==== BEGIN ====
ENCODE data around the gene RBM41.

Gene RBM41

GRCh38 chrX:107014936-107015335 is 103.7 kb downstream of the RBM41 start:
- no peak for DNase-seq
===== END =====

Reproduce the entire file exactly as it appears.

ENCODE data around the gene RBM41.

Gene RBM41

GRCh38 chrX:107014936-107015335 is 103.7 kb downstream of the RBM41 start:
- no peak for DNase-seq